The NFL’s Chargers franchise will relocate from San Diego to Los Angeles, the club’s ownership announced in a letter on Thursday morning, two months after San Diego residents rejected a tax hike on local hotels to fund the construction of a new stadium.
“San Diego has been our home for 56 years. It will always be part of our identity,” wrote owner Dean Spanos.
“But today, we turn the page and begin an exciting new era as the Los Angeles Chargers.”
The franchise changed their name and unveiled a new logo on Twitter, though they plan to keep using their old logo, according to ESPN.com. And San Diegans were registering their bitterness on social media and in real life alike, with jilted fans discarding old gear in front of Chargers Park.
Somewhere among the embitterment (and glee), the relocation will probably stir up a debate that brings out the crabbiest of econocentrists and the breeziest of sports boosters: Just what good does a professional sports team ever do for the cities that host them?
The econocentrists have a point.
“As a general matter, public investment in a stadium doesn’t represent a productive investment for the local economy,” Andrew Zimbalist, chair of the economics department at Smith College in Massachusetts, tells The Christian Science Monitor in a phone interview.
That has become a mainstream view among scholars who study the effect of sports on local economies. And the question of whether or not a team gets funding from its host city is often decisive: Exhibit A would be the Dodgers, whose flight from Brooklyn so many decades ago came after urban planning czar Robert Moses refused the owner’s plan to replace Ebbets Field.
Not that investment is always a losing bet: Some stadiums are built as part of a larger development that can bring benefits, for instance.
And the Chargers’ plan to share a new $2.66 billion stadium with the Los Angeles Rams in Inglewood, Calif., in coming years will rightly be greeted by one group of area residents as a stroke of good fortune, says Dr. Zimbalist. “The construction industry is going to get a lot of work.”
But he and other scholars have analyzed how owners tend to sell their pitches to cities using deeply flawed promotional studies that exaggerate or fabricate estimates of their projects’ financial returns, leaving out hidden public sector costs in infrastructure, business relocations, and public services like police and medical technicians, among others.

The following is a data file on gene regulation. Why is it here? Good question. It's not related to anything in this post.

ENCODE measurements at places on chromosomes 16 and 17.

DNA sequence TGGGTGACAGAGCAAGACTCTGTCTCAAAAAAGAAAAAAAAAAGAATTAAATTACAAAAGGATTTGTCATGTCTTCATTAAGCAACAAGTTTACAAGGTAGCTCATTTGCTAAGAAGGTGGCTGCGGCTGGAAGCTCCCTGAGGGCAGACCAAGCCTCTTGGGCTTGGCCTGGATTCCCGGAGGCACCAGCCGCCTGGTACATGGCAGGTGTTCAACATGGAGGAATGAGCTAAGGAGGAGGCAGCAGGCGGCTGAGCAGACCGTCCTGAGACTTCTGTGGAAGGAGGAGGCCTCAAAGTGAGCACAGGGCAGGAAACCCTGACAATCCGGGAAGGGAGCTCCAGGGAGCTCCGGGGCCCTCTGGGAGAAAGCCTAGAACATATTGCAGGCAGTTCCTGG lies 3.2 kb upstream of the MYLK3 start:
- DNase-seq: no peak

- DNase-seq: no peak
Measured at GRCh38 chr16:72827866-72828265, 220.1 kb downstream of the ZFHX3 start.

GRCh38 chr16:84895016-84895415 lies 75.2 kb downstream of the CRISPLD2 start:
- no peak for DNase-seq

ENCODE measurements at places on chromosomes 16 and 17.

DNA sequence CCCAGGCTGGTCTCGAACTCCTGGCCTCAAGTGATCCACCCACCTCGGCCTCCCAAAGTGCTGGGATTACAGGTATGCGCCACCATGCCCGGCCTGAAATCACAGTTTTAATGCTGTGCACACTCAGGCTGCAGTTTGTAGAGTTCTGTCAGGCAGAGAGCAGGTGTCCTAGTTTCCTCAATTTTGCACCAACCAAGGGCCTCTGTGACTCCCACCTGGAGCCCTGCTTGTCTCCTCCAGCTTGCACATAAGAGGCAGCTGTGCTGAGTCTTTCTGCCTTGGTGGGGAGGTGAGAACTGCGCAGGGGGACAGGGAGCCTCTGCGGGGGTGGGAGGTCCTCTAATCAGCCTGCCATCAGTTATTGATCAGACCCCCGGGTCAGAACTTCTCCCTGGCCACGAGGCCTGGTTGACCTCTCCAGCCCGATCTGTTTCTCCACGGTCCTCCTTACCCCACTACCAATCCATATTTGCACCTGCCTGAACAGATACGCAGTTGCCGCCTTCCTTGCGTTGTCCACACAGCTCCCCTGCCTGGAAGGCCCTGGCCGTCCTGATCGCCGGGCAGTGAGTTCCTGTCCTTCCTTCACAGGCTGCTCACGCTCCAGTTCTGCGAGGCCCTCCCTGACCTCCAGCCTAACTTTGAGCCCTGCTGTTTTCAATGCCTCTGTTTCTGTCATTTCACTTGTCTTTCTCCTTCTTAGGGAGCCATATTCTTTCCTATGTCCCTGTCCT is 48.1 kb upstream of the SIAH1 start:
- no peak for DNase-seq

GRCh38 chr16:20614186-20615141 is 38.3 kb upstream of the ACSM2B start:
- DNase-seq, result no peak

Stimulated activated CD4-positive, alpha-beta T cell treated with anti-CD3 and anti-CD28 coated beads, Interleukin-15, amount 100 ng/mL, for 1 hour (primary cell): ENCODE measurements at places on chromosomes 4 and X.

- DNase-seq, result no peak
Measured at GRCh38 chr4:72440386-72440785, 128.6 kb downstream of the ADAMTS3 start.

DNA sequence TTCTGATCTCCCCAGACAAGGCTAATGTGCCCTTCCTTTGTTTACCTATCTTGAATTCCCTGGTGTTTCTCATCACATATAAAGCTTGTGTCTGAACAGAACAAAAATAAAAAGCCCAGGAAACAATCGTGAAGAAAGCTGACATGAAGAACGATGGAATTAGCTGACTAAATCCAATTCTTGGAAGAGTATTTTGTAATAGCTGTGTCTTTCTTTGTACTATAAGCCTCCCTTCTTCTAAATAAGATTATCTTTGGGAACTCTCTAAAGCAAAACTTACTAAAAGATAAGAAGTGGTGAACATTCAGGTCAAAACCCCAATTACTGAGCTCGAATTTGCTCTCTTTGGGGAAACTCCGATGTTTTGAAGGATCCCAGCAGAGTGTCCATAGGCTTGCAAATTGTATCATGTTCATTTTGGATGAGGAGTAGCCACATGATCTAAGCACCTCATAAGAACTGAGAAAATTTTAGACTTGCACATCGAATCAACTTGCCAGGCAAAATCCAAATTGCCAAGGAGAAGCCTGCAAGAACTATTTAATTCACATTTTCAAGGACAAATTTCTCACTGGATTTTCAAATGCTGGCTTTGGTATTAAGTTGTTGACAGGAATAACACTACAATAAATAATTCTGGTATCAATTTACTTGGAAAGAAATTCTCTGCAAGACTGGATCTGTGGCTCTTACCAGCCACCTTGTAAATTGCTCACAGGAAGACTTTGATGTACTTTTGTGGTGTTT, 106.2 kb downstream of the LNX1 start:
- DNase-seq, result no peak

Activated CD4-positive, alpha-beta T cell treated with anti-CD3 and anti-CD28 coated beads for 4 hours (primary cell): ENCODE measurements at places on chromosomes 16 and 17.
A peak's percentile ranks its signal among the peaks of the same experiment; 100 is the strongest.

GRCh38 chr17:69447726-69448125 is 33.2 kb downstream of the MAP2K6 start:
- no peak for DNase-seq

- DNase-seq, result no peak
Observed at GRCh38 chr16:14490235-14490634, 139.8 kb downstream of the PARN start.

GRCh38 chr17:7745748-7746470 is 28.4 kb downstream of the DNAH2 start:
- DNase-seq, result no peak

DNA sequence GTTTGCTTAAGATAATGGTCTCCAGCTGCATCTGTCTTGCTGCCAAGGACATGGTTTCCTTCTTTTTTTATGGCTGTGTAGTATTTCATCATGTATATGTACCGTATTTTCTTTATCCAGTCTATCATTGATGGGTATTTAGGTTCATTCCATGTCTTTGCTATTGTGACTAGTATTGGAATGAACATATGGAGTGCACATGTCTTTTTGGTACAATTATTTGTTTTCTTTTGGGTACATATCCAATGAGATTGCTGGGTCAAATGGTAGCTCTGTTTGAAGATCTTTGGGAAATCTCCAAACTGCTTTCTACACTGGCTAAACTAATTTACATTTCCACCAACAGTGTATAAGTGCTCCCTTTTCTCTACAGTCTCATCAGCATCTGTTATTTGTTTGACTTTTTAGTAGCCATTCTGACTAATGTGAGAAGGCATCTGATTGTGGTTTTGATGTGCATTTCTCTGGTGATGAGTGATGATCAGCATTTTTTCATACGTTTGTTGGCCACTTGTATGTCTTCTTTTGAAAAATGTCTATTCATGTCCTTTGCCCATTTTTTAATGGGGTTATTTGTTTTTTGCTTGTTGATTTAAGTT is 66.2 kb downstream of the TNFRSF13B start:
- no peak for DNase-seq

Local governments often love the idea anyway – perhaps for the personal honor of turning one’s city into a “major league” town, but many scholars argue that it is essentially a kind of investment in the emotional glue of civic order.
“Across more than two millennia, those in power have incorporated sports and sports facilities into social systems,” wrote a group of researchers led by Cleveland State University urban affairs professor Mark Rosentraub in 2008.
“For example, the Romans built the Coliseum and staged hundreds of events to attract and retain political support.”
Games can be manipulated, too, as a distraction from social problems. And the intangible benefits of building a stadium and hosting a franchise are uneven: Dr. Rosentraub's survey of Indianapolis Colts fans found 58 percent of them would actually be willing to pay to keep the team in Indiana, but other towns have told researchers that the cultural significance of their franchise’s presence didn’t mean much – not enough, at least, to want them around if they weren’t contributing to the economy.
Chargers fans who come to watch in Los Angeles, now at least a two-hour drive from San Diego, will get an unusually intimate glimpse for the next two years, since the team will be playing in the 30,000-seat StubHub Center in Carson, Calif.
In a statement, Los Angeles mayor Eric Garcetti welcomed the “extraordinary contributions” the team would make “to our entire region.”
“L.A. already has more visitors than ever before. The Chargers will make our NFL tradition even richer, and give sports fans everywhere one more reason to be in Los Angeles.”